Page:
"I mean no offense!" Boromir said quickly. "It is just that... two months ago, I had never seen a halfling before, and I know little of your customs and your people. In my eyes, you are young, a child; but I fear I am considering your size only. Your speech belies youth and inexperience, for you speak with thought and wisdom, and your questions are full of insight. Among your people, are you of age to take up leadership?"
"Well, I..." Merry stammered then fell silent. He felt suddenly shy and afraid to say what he was thinking. Yet this was the chance he had been hoping for, the opportunity to ask Boromir the questions that had been burning in his heart for many days, ever since he had come to realize that Boromir was a great leader among his people. "Well, yes, I am of age, so to speak, if you can call it that. I'm thirty-six now, came of age a few years ago, and I'm heir to my father, the Master of Buckland. He's been teaching me a thing or two, but I don't actually have much experience really and he won't be handing things over to me for many years to come. But... but, well, I think about my responsibilities a lot, if you know what I mean."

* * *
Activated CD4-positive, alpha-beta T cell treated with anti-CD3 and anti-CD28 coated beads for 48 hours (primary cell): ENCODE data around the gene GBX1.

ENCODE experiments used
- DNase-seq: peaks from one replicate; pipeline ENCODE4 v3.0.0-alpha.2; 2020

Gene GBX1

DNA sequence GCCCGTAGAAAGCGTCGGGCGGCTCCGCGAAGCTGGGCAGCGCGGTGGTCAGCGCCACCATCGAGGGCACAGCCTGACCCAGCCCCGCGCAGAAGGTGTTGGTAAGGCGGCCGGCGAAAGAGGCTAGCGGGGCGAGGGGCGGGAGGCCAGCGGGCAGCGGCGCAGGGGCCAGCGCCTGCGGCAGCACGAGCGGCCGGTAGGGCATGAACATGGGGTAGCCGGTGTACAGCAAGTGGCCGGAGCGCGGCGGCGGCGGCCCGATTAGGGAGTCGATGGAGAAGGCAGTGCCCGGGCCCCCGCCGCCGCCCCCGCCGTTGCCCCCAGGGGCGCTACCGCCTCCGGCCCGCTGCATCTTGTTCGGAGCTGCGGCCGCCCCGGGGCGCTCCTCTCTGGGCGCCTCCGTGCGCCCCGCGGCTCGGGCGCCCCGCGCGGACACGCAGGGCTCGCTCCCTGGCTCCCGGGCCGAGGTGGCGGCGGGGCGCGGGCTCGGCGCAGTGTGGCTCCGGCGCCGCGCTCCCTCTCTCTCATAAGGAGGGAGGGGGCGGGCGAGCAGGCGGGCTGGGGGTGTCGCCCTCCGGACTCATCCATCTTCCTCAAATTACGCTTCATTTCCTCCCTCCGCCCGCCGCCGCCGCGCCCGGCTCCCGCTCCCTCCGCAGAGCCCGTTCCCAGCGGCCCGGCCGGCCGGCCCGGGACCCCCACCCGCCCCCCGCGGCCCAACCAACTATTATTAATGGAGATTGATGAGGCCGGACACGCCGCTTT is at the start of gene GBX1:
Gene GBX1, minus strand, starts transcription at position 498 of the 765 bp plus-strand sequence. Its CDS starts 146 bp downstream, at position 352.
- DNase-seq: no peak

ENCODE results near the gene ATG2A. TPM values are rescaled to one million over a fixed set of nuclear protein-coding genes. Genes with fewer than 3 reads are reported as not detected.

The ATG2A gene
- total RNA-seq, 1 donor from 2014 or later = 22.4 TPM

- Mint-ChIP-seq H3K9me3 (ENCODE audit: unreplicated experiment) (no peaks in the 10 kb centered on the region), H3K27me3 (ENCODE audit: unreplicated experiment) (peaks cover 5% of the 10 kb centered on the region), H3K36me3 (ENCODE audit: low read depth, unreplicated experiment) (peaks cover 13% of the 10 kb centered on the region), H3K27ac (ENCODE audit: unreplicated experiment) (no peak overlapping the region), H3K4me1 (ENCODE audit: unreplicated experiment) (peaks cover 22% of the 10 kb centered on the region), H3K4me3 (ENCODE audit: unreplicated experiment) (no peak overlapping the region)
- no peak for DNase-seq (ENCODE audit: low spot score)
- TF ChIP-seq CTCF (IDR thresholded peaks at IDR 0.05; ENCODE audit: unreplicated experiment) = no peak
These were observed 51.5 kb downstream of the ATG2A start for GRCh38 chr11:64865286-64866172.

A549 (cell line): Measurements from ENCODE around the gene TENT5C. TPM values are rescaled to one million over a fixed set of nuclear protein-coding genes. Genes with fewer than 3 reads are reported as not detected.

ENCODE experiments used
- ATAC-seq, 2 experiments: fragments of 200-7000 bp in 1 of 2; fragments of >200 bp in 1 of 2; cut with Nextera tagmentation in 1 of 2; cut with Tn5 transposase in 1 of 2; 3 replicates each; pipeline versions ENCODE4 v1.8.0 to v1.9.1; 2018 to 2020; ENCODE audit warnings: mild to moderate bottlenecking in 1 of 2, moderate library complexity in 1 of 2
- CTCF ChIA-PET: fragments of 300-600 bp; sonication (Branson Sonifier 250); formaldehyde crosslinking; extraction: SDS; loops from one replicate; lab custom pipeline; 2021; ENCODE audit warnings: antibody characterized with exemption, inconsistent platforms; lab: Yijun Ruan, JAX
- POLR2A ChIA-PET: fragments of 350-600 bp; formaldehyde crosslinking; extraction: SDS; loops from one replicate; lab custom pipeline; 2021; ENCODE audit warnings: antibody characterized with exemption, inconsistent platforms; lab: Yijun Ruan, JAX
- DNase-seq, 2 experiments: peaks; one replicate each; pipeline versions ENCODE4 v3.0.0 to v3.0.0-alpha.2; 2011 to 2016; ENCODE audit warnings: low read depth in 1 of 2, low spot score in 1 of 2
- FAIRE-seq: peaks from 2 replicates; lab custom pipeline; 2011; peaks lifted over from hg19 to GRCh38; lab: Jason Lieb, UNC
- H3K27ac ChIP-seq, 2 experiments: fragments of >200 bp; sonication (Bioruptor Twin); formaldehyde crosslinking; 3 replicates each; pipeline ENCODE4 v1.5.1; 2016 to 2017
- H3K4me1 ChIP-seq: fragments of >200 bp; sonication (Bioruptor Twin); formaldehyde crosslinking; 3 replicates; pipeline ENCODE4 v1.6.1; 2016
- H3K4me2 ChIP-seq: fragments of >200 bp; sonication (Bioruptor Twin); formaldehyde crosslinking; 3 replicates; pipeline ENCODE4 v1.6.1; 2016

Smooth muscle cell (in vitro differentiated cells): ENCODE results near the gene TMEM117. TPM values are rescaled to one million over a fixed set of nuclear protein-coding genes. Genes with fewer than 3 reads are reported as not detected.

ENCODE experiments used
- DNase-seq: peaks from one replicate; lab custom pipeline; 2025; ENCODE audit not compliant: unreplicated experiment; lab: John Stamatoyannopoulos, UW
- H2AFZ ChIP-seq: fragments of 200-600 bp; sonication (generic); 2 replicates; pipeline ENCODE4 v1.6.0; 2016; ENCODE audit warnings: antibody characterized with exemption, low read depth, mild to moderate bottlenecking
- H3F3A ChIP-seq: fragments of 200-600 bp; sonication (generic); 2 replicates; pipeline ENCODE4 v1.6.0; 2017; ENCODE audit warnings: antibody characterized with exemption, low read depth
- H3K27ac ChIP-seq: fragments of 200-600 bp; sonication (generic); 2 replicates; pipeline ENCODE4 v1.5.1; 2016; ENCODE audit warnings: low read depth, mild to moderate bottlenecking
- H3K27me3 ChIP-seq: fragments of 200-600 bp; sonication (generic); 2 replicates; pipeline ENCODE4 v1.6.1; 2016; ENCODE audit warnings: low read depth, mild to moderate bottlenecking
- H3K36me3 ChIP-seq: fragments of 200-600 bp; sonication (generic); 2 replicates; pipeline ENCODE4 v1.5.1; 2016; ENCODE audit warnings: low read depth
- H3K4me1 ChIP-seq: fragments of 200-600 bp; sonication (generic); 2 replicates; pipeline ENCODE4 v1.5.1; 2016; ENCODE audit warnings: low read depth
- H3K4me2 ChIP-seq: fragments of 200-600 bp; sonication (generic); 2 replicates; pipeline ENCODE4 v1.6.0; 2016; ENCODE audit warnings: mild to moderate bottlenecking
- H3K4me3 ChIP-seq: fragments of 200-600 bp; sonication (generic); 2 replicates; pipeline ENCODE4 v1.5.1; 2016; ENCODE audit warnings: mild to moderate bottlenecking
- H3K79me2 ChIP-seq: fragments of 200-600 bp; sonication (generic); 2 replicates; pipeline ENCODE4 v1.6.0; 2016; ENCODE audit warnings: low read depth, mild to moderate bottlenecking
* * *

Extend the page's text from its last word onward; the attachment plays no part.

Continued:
"I do know what you mean," Boromir smiled. "Thirty-six, you say? Why, that makes you one year older than my brother, Faramir, and only a few years younger than myself!" He shook his head in amazement. "Forgive me for judging you by size alone. You are most definitely of an age to lead."
"That's just the problem, though," Merry sighed. "I don't know if I'm good enough to be a leader. I mean, it's one thing to take charge in Brandy Hall, it's another to be able to take care of my friends. I'm responsible to take care of everyone, especially Pippin, who's the youngest. And I'm good at organizing things and taking charge of projects, but... but I feel so inadequate at times! And I'm afraid! How can I lead if I'm afraid? When we were attacked at Weathertop and the Black Riders came after Frodo, I couldn't do anything to help him. I just fell down in terror and was useless for helping anyone. If he'd been killed or taken, it would have been my fault. As it is, he was wounded and I couldn't do anything to stop it. It didn't even help me to have a sword, I didn't feel any braver for having one!"